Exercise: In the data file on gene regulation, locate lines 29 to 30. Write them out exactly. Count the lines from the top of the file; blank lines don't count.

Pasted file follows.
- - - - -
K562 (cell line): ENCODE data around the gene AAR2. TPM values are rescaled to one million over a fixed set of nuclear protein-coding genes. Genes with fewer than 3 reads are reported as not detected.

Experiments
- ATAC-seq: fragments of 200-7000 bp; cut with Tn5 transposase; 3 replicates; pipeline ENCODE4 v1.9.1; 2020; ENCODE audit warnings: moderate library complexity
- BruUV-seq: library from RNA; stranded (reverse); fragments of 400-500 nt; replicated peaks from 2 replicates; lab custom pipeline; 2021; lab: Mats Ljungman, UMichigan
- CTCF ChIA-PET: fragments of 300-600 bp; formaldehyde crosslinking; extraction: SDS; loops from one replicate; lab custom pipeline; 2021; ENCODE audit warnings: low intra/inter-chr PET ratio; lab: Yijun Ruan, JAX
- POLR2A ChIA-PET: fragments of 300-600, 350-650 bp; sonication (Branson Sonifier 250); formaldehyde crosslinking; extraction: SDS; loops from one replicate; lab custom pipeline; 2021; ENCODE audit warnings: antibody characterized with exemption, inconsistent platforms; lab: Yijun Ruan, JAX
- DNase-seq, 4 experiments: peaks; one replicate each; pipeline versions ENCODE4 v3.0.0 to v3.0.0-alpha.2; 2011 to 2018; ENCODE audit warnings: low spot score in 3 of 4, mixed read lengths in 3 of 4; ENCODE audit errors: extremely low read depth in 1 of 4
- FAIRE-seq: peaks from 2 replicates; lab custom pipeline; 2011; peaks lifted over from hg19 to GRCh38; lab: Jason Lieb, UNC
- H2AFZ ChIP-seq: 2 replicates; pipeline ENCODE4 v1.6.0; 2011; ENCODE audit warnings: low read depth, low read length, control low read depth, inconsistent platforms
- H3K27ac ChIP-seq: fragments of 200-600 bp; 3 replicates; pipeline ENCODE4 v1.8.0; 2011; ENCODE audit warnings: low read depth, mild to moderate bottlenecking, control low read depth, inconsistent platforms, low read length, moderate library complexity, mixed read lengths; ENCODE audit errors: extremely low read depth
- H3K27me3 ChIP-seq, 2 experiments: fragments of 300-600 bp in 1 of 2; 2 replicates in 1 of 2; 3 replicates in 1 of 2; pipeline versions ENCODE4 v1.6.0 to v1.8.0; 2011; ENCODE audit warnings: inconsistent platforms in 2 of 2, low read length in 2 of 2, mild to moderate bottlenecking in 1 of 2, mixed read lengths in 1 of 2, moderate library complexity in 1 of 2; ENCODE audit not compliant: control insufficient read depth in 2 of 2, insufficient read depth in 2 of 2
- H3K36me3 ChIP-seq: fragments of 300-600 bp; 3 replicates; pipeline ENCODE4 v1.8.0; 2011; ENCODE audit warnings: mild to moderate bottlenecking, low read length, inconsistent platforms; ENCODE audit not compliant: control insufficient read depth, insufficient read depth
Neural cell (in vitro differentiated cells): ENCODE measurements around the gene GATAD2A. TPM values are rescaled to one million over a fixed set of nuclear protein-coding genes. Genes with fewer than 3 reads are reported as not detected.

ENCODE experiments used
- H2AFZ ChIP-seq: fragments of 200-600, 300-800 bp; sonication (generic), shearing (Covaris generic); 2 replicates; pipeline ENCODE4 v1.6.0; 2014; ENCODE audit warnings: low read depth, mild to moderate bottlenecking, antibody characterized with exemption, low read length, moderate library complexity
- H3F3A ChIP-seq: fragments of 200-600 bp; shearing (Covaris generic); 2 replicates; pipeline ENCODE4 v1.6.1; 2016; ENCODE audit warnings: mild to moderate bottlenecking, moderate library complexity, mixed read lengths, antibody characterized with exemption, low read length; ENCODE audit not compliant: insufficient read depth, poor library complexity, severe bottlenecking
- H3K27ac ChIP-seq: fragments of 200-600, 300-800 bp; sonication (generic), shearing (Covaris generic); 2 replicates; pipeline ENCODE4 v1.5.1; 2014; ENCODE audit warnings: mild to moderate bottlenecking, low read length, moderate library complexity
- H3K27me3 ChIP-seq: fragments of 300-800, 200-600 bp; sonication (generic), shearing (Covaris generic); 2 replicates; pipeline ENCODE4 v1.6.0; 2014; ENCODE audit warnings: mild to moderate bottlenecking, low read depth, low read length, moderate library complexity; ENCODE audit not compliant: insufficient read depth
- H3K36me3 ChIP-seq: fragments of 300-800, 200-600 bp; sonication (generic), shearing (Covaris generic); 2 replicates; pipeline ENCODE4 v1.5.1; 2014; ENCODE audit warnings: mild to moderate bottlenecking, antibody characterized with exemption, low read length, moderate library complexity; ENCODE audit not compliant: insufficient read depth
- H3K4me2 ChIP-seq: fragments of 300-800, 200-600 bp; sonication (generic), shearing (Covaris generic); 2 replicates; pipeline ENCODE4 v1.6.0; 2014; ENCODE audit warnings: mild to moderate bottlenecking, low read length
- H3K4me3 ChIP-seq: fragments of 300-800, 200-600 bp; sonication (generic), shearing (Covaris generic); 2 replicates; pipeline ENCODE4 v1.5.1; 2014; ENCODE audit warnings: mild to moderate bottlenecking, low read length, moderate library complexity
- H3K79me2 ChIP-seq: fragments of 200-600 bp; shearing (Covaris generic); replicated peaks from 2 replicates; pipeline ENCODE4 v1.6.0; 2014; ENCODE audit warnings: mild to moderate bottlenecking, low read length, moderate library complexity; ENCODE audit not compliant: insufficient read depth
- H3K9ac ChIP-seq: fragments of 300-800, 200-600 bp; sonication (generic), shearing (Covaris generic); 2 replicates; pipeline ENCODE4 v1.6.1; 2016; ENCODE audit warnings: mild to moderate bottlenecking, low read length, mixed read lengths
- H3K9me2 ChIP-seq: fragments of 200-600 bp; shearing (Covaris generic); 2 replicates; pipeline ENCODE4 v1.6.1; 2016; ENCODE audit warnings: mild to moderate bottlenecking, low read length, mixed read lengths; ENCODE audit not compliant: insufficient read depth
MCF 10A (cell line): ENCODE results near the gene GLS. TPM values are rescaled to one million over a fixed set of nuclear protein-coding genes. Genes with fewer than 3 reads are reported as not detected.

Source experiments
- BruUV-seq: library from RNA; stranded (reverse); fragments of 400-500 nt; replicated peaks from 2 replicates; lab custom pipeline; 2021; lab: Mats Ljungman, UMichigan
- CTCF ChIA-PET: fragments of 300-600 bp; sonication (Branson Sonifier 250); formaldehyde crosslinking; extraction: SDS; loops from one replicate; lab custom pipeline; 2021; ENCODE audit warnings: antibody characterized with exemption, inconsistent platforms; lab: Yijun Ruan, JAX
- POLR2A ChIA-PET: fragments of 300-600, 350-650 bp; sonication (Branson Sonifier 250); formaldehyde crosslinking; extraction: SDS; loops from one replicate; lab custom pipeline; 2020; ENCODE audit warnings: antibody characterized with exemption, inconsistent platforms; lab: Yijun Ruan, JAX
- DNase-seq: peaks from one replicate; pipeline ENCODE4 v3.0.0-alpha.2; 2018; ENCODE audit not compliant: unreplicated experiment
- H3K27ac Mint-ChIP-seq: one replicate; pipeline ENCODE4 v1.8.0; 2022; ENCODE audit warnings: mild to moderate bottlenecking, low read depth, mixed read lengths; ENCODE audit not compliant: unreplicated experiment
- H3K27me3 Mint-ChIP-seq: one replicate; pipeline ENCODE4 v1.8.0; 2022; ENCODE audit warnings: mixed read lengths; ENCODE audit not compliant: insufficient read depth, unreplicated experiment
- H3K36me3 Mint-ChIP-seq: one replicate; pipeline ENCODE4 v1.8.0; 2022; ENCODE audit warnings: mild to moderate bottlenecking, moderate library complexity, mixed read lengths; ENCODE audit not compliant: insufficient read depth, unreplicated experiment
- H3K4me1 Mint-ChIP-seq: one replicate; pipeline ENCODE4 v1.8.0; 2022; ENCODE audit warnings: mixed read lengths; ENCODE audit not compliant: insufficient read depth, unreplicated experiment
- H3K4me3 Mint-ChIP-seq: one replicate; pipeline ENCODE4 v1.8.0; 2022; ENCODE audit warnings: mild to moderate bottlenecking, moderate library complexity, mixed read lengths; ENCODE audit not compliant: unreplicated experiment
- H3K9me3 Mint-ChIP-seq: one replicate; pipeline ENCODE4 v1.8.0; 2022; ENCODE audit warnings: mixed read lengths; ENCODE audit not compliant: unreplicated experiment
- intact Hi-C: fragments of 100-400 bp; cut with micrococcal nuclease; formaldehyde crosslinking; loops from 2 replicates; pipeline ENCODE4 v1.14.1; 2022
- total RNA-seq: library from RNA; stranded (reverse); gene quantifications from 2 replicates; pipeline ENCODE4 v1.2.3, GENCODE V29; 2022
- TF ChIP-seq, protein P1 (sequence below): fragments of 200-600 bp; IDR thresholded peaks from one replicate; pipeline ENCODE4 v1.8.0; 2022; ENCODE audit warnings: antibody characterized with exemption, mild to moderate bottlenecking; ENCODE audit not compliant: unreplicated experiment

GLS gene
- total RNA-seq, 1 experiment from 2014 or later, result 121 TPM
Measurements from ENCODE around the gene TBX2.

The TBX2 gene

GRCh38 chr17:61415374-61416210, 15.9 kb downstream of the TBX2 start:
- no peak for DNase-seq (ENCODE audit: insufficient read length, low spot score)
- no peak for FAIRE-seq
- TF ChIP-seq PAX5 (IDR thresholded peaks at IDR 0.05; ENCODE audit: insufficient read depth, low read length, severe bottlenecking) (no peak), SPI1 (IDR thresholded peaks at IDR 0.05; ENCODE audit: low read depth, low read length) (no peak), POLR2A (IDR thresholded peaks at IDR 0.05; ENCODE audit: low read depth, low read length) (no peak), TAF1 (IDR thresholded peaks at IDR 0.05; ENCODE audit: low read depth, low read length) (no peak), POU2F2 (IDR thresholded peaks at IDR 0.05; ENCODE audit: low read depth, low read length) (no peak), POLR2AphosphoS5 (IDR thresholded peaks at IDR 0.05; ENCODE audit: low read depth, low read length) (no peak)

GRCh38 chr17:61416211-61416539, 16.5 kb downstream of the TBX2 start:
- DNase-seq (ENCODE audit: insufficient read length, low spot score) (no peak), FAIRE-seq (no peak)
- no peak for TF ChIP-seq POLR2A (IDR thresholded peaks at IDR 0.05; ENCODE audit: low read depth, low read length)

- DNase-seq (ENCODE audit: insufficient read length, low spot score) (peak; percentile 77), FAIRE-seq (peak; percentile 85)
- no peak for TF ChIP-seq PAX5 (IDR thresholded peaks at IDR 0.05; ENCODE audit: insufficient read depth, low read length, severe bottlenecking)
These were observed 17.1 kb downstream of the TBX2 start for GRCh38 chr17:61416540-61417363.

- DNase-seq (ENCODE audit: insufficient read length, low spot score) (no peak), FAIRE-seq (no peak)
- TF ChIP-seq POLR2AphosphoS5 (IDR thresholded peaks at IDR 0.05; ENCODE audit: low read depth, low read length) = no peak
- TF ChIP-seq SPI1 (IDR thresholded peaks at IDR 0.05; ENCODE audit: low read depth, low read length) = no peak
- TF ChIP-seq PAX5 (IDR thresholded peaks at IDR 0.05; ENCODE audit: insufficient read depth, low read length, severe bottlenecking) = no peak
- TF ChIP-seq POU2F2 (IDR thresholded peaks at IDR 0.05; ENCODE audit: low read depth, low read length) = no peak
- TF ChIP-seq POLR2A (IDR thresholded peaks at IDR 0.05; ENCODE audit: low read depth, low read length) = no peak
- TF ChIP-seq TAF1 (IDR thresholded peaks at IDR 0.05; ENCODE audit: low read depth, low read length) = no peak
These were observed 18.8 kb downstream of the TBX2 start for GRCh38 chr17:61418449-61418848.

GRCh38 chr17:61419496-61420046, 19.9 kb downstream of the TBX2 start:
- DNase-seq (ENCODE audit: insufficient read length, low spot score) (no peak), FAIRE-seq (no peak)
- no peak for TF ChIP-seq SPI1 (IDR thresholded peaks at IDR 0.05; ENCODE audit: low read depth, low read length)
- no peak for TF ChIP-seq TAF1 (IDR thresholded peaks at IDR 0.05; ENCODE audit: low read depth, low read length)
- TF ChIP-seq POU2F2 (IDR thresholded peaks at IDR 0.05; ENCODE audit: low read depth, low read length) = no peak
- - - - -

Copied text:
- POLR2A ChIA-PET: fragments of 300-600, 350-650 bp; sonication (Branson Sonifier 250); formaldehyde crosslinking; extraction: SDS; loops from one replicate; lab custom pipeline; 2020; ENCODE audit warnings: antibody characterized with exemption, inconsistent platforms; lab: Yijun Ruan, JAX
- DNase-seq: peaks from one replicate; pipeline ENCODE4 v3.0.0-alpha.2; 2018; ENCODE audit not compliant: unreplicated experiment